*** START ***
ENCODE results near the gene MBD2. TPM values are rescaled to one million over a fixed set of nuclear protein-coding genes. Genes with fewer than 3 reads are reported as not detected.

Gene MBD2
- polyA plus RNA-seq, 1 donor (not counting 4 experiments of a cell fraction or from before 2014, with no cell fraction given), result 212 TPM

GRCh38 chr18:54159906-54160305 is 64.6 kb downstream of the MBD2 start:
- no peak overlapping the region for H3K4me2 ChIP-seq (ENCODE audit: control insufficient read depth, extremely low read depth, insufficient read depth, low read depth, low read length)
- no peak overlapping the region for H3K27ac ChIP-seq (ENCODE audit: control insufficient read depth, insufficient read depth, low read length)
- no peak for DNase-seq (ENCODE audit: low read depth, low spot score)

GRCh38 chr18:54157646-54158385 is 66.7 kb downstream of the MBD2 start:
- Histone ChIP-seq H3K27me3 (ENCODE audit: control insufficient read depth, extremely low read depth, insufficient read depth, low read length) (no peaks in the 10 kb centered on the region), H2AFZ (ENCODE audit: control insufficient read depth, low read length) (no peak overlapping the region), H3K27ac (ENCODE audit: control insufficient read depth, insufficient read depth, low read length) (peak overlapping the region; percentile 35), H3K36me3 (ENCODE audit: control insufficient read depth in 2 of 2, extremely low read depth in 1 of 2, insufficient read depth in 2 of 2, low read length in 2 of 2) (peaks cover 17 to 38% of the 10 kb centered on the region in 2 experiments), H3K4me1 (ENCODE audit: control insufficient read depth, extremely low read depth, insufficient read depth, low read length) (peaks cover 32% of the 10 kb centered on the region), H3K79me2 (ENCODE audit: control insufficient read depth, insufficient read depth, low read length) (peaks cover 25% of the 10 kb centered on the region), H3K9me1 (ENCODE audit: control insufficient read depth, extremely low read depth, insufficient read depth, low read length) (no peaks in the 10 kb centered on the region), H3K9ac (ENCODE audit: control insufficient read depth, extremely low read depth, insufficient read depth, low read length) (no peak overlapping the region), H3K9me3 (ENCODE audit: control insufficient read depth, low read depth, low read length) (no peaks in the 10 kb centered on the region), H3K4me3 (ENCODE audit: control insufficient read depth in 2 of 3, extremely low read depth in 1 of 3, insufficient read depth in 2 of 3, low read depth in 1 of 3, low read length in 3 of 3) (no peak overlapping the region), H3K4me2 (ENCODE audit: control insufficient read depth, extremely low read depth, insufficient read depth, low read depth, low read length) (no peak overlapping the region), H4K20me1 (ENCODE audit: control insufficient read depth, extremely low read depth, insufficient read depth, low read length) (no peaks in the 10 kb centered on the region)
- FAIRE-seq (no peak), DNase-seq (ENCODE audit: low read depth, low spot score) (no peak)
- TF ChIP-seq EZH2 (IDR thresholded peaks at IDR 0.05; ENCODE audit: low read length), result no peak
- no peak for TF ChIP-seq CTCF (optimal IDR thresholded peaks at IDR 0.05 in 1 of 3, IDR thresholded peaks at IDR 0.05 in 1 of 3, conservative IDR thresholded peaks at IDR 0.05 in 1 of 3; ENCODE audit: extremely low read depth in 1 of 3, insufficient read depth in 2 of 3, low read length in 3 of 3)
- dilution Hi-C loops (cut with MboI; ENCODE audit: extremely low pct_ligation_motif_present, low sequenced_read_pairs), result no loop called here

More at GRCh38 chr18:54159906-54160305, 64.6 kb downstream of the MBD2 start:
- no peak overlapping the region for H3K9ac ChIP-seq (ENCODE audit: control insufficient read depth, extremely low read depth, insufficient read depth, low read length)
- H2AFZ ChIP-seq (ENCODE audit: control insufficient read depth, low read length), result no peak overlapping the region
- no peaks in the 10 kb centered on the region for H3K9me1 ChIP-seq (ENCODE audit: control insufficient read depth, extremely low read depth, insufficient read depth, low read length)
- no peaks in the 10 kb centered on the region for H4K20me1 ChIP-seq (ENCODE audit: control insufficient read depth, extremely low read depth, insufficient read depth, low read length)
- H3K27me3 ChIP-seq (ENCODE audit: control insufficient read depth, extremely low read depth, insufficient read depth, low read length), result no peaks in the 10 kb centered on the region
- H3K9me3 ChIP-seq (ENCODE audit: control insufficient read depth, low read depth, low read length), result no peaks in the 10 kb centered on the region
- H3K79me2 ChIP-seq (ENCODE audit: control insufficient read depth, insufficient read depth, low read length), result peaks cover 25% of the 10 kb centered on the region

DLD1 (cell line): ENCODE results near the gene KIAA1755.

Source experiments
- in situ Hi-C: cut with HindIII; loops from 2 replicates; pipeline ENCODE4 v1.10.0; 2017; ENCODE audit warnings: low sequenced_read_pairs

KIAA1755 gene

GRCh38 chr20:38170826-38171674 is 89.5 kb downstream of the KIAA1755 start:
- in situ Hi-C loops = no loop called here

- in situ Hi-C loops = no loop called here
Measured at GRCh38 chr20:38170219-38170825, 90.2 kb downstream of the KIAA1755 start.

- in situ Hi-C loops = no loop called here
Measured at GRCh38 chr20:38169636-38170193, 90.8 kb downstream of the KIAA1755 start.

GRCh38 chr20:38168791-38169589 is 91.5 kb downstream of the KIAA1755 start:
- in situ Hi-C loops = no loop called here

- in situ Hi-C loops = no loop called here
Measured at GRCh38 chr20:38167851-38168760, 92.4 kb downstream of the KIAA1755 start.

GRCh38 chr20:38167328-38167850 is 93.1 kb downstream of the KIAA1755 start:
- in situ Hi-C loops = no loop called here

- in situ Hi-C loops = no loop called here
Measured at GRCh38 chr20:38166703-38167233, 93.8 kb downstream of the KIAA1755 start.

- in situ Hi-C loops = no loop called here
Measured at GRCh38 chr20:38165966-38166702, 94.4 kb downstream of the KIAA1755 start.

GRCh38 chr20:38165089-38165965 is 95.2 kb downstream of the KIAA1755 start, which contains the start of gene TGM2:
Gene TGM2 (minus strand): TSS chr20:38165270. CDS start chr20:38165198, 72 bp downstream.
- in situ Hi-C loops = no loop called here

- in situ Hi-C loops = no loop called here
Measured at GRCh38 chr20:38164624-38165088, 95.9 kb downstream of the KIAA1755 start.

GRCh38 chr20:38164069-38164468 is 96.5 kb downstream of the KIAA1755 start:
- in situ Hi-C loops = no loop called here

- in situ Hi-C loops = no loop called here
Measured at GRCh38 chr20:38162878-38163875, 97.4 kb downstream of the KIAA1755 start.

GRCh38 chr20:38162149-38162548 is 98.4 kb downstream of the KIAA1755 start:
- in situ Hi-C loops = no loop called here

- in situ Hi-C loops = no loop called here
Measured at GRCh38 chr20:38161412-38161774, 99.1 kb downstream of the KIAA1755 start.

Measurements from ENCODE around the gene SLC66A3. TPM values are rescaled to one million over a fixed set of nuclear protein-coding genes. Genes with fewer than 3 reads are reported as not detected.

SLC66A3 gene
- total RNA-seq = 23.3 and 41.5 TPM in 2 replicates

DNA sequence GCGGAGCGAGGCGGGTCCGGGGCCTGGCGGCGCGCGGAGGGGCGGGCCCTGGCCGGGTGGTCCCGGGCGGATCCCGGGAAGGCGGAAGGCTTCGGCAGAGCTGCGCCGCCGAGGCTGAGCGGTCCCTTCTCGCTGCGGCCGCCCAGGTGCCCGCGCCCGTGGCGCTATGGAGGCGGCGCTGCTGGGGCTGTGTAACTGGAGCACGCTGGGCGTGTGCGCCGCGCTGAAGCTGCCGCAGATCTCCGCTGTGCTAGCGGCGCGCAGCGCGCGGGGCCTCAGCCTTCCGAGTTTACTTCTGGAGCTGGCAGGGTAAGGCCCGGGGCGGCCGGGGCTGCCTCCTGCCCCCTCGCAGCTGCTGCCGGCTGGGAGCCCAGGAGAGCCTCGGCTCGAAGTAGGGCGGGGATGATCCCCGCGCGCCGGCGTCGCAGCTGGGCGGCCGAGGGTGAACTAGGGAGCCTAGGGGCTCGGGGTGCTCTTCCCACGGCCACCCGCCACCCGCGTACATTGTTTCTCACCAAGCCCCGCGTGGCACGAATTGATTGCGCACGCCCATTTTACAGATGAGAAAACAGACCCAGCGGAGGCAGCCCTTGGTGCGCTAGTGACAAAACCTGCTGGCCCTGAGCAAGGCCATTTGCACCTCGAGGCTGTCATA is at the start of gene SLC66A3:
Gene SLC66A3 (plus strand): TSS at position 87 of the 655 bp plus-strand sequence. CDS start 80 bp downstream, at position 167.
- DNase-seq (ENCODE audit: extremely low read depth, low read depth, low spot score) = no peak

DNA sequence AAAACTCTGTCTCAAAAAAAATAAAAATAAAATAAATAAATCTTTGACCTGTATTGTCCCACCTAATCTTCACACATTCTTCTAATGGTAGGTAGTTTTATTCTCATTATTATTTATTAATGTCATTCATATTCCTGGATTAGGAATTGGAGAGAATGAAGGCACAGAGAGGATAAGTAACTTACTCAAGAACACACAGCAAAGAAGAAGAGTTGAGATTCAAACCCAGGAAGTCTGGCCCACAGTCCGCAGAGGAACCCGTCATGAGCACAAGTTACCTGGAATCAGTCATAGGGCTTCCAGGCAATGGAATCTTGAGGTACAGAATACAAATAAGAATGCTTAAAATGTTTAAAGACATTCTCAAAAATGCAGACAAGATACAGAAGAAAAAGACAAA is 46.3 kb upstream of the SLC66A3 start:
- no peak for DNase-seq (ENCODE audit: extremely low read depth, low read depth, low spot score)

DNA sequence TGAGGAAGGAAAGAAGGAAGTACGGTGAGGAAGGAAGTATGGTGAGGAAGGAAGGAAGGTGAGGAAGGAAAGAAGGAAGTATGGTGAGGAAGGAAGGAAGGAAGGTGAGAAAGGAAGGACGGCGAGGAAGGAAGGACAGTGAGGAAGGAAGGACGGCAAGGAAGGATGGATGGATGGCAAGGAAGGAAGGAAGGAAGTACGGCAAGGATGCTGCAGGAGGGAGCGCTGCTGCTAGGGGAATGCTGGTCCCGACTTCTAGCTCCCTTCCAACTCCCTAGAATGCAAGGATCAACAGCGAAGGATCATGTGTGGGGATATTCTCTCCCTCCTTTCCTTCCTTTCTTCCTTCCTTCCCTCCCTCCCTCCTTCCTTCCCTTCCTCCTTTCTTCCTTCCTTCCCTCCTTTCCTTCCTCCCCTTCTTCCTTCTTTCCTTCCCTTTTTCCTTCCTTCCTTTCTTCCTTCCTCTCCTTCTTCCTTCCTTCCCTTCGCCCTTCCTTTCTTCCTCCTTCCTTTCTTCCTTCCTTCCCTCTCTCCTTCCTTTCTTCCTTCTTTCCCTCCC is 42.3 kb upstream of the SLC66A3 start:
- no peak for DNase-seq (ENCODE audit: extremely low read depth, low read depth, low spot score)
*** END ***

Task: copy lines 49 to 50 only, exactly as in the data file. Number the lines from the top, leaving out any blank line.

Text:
- in situ Hi-C loops = no loop called here
Measured at GRCh38 chr20:38162878-38163875, 97.4 kb downstream of the KIAA1755 start.